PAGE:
Further, the false branches are completely redundant. You should return the result of the condition rather than creating unnecessary branches yielding true or false based on the condition.

### Simplified Solution

The function could be shortened to:

function confirmEnding(str, target) {
const subtractLengths = str.length - target.length;
const lastIndexOfString = str.lastIndexOf(target);
return lastIndexOfString === subtractLengths && lastIndexOfString > -1;
}


Since the challenge description and test cases don't mention null and undefined values, I didn't include any checks for these edge cases.

• The includes check did actually do something and now e.g. confirmEnding("1234", "asdfg") returns true due to how lastIndexOf can return -1 - a parameter length check would be a better fix than includes though. – Matti Virkkunen Sep 12 at 7:10
• @MattiVirkkunen well spotted, in this case we should include it again or add a check that the index must be >= 0. Anyway, more compact alternatives are provided in the other answer. I've edited the -1 bound check for better performance over the includes. – dfhwze Sep 12 at 7:13
• -1 because this solution is an O(str) anti-pattern that does not obey to the performance characteristics of .endsWith. Checking the ending of a string should only require looking at the end of the string, aka O(target). This solution takes a long time for cases like confirmEnding('1'.repeat(1e9), '5') while '1'.repeat(1e9).endsWith('5') takes a negligible amount of time. – Voile Sep 12 at 9:37
• @Voile I did not provide an alternative solution, I only reviewed the current solution and suggested how to clean the code up. For better performing alternatives, I have to redirect you to the other answer. – dfhwze Sep 12 at 11:22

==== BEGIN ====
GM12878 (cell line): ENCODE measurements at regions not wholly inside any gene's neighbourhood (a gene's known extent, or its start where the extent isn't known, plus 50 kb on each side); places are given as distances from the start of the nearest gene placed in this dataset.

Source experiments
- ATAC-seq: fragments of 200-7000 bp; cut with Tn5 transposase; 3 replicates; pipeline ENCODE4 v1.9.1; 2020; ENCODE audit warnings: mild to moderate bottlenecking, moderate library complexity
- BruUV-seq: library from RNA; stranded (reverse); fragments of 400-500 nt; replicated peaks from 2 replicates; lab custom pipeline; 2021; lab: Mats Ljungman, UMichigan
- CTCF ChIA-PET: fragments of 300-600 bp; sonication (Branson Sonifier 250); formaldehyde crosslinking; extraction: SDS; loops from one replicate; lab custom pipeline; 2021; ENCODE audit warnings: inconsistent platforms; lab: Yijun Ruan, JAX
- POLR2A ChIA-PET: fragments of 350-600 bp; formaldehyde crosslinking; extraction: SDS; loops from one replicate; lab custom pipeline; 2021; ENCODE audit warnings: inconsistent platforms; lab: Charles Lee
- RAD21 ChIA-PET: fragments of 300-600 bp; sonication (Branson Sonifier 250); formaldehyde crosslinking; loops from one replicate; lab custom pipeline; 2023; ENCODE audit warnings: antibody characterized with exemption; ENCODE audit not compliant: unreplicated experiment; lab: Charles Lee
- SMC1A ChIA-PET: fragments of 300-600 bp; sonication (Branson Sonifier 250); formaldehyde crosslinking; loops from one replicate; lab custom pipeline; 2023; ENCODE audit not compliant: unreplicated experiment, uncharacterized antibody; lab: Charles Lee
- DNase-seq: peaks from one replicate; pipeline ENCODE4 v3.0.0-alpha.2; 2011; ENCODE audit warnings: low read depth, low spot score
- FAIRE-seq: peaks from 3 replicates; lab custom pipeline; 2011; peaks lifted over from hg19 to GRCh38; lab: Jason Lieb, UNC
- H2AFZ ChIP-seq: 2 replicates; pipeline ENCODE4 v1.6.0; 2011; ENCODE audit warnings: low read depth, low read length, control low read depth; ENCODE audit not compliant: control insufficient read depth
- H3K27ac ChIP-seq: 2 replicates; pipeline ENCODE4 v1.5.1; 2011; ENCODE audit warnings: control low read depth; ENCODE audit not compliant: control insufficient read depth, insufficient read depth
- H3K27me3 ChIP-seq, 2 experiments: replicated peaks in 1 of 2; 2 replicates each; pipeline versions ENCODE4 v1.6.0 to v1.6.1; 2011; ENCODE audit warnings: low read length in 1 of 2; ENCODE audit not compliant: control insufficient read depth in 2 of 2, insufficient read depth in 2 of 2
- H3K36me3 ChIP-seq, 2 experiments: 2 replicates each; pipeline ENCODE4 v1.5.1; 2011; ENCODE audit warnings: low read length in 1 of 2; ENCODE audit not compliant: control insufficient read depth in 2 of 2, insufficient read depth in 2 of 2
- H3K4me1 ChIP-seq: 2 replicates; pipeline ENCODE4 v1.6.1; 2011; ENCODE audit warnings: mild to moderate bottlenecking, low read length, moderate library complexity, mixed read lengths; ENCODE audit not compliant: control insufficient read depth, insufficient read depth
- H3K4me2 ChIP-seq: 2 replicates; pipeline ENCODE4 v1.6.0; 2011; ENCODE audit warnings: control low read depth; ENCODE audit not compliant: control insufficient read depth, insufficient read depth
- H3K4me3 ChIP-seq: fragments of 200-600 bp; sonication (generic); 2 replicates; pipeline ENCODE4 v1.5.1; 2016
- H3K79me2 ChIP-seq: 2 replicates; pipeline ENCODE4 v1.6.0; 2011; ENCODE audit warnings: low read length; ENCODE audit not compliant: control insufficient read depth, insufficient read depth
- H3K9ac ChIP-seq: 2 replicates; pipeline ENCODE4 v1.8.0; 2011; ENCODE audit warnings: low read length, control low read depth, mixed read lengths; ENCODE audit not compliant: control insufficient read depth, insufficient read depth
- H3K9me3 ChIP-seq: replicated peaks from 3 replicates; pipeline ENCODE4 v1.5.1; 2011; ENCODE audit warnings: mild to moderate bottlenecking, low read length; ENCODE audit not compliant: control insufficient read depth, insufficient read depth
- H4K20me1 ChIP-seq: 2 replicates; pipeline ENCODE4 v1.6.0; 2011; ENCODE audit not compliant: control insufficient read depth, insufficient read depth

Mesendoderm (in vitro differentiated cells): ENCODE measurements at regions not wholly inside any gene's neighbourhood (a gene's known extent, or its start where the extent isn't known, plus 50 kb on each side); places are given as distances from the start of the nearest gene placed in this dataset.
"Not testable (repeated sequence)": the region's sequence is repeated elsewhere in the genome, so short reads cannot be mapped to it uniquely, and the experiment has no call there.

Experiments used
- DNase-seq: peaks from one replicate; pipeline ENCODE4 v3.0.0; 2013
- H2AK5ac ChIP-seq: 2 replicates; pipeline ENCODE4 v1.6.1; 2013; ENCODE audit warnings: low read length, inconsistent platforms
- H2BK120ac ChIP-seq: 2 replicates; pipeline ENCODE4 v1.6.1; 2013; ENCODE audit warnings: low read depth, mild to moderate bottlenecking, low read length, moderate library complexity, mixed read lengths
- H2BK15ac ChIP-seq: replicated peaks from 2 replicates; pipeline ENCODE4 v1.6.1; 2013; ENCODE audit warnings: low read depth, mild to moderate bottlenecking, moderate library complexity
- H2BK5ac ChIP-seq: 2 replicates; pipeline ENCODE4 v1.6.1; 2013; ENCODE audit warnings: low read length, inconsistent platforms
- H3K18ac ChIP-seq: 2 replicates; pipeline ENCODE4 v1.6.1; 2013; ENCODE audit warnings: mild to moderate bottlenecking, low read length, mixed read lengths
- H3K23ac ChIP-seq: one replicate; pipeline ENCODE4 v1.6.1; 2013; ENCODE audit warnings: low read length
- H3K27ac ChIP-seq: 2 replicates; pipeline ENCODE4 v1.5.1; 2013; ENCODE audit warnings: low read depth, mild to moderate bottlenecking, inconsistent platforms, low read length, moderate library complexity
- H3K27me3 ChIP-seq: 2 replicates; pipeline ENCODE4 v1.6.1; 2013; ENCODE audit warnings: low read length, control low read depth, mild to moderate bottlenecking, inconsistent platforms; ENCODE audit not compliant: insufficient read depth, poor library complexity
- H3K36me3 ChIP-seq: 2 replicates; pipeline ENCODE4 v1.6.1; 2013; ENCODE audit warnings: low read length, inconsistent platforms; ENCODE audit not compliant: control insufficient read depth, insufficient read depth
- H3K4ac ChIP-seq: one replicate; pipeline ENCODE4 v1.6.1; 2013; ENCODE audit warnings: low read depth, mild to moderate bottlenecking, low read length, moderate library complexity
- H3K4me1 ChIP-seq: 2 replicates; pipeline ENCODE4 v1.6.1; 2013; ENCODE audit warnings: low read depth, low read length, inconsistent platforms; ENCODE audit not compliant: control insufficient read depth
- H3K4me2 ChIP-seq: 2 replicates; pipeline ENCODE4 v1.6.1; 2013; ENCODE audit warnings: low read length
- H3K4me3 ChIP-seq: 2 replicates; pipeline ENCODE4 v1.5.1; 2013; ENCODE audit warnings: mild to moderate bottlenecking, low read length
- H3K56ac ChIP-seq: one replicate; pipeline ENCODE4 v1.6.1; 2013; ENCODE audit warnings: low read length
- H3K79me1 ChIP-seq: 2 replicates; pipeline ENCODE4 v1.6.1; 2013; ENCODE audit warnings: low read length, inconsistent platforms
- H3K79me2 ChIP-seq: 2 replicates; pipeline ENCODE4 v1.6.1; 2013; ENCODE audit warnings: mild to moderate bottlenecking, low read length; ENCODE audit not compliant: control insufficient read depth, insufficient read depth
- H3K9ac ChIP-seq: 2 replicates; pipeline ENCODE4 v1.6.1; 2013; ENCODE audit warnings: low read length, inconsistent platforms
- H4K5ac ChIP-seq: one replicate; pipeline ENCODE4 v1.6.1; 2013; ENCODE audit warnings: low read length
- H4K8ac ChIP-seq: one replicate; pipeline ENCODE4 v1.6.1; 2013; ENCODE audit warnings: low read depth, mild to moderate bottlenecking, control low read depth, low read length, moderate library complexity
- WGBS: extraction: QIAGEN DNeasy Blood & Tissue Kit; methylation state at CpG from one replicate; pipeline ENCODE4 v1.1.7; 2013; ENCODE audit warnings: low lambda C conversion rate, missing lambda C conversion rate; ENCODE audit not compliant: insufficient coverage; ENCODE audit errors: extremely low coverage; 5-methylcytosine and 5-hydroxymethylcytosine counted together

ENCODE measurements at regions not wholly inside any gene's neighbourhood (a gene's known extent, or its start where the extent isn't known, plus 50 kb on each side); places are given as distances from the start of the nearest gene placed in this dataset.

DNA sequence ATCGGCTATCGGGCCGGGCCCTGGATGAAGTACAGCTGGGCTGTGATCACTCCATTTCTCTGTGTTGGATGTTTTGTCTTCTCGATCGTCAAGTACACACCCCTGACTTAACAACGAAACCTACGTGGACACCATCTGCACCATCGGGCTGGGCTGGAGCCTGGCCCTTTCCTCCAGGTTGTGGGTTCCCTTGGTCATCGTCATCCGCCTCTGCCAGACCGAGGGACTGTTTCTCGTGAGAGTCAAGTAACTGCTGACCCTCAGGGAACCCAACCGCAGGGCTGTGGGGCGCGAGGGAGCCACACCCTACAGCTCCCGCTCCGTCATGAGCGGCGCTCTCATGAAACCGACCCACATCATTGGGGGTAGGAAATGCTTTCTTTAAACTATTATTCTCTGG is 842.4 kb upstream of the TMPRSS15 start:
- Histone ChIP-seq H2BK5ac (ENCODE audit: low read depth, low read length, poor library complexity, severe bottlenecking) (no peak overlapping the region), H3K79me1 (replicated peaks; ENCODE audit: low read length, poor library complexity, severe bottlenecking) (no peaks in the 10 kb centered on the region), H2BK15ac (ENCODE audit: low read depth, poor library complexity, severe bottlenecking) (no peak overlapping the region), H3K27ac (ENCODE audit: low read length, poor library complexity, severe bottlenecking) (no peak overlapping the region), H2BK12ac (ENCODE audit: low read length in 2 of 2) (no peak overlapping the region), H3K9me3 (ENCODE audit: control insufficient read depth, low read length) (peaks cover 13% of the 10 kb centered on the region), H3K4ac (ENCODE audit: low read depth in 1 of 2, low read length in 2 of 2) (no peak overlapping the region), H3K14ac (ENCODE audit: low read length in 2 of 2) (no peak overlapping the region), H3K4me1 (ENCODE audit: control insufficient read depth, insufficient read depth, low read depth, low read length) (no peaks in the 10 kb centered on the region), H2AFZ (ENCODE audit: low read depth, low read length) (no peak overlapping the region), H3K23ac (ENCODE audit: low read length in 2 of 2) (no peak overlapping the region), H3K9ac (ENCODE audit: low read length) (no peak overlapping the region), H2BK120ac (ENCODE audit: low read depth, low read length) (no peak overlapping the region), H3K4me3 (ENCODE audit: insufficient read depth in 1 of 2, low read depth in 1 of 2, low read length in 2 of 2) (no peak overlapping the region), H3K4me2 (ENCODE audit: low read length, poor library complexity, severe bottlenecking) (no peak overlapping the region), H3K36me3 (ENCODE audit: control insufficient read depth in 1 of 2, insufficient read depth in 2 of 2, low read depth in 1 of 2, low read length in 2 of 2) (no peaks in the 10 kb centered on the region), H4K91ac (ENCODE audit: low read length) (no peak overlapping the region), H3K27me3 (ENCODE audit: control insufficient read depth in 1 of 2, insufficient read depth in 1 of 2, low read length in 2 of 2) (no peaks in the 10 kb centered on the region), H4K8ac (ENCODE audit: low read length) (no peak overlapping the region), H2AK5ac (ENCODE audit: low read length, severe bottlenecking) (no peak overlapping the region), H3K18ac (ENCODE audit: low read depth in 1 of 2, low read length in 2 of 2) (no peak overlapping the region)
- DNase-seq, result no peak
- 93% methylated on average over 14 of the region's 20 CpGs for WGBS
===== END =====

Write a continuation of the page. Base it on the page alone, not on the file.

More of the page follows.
## Review

This review may sound a bit harsh, but bad habits are hard to break so I point them out.

• Use constants for variables that do not change.
• Don't create single use variables if they do not improve readability.
• Don't test for equality / inequality when the statement expression evaluates to a boolean. eg if(str.includes(target) === true){ is the same as if (str.includes(target)) {
• Idiomatic JS has space after if and else, else on the same line as closing } space between ){
• when if statements have all the branches return the literal value of the evaluated expression, return the result of the expression not literals. eg You have if (lastIndexOfString === subtractLengths) { return true } else { return false } can be just return lastIndexOfString === subtractLengths;

• If a statement block returns then it should not be followed by an else eg if(foo) { return bar ) else { return foo } does not need the second block if (foo) { return bar } return foo;

• Don't repeat logic. You find the last index with str.lastIndexOf(target); then you test if target is in str. with str.includes(target) yet the index you have from the previous line holds that information already if (lastIndexOfString > -1) { You are just doubling up on the same complex test.
• Avoid preempting calculations that may not be needed. The value subtractLengths is only needed if str contains target, if not you have calculated a value that is never used.

### Names

Your naming is very bad. Too verbose, inconsistent, and just a mess.

When naming variables remember the context in which the names are created. They need only have meaning within this context and need nothing outside this boundary.

We all can read, but most computer languages have a problem with spaces, soWeEndUpUsingSomeCrazy capitalization to get past this. This makes these names very prone to being miss read and miss typed. As JS is not compiled such errors can hide in code for a very long time. When naming less is more.

Some naming tips.

• Keep names short 1 2 words if possible.
• Use common abbreviations. eg str, for string, idx for index, len for length. Don't make up abbreviations